Drought takes toll on ag exports with wheat hardest hit

Drought takes toll on ag exports with wheat hardest hit article image

Australia has lowered its forecast for wheat exports over the 2019-20 season by nearly 18 per cent amid the ongoing drought.

In its latest forecast, the Australian Bureau of Agricultural and Resource Economics and Sciences (ABARES) also predicts the total value of Australia's farm production will drop 3 per cent in the coming 2019-20 season to $59 billion, while export earnings will drop by 4.5 per cent.

This is due to declines in beef, wool, lamb and cotton.

And this year Australia will import grain for the first time since 2007.

The Department of Agriculture said last week the first shipment of the commodity into the country had arrived and ABARES says more imports are likely.

ABARES forecasts wheat exports will total 11.7 million tonnes in the crop year beginning in July, down from its previous estimate in March of 14.2 million tonnes.

Lower Australian exports will support global benchmark prices, which have rallied nearly 30% over the last six weeks amid concerns over tighter global supplies.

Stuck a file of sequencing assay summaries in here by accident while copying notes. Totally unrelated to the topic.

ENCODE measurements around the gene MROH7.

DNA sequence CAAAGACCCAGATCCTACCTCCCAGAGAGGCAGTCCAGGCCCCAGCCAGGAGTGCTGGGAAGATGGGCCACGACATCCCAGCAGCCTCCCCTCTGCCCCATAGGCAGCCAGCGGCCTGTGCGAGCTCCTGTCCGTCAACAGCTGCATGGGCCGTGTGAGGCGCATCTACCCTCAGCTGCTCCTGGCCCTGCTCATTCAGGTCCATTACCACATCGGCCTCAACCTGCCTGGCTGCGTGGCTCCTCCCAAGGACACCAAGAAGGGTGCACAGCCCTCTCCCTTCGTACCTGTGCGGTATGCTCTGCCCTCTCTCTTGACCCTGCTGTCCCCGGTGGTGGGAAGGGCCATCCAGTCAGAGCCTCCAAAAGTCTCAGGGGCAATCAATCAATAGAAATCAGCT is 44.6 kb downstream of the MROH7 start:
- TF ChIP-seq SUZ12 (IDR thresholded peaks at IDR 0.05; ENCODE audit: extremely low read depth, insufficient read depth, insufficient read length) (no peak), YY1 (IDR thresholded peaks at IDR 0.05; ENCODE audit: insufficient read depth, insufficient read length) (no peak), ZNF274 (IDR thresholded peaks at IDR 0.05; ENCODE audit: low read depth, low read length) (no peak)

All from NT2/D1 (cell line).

Wheat is the country’s most lucrative rural export from an agricultural sector worth about $50 billion.

Australia is the world’s fourth biggest wheat exporter and the sharp decline in exports is expected to hit Australia’s slowing economy.

Wool forecast also clipped

ABARES also cut its estimate for 2019-20 wool production by nearly 9% to 352,000 tonnes, down from its March outlook of 385,000 tonnes.

Australia provides 90% of the world’s exported fine-wool used in clothing manufacturing, but the drought has left farmers without enough food or water to keep livestock alive.

ABARES’ forecast for milk production in the 2019-20 season was cut by 2.5% to 8.6 billion litres, down from its March forecast of 8.82 billion litres.

Livestock exports also hit

ABARES chief analyst Peter Gooday says the value of livestock exports will drop by 11 per cent.

"The cattle herd will finish this year at about 25 million head, which is the lowest level since the early 1990s," he said.

Farmers are selling their breeding stock for premature slaughter, albeit at decent prices, and it is expected to take years for the national herd to recover.

It comes after huge number of stock in north west Queensland lost in February's floods, while across the border in the Northern Territory, 500,000 cattle were essentially evacuated due to the on-going dry conditions there.

ABARES reported Australia's cotton production more than halved between the 2017-18 season and the 2018-19 season, and it forecasts a further 40 per cent drop in the coming 2019-20 season.


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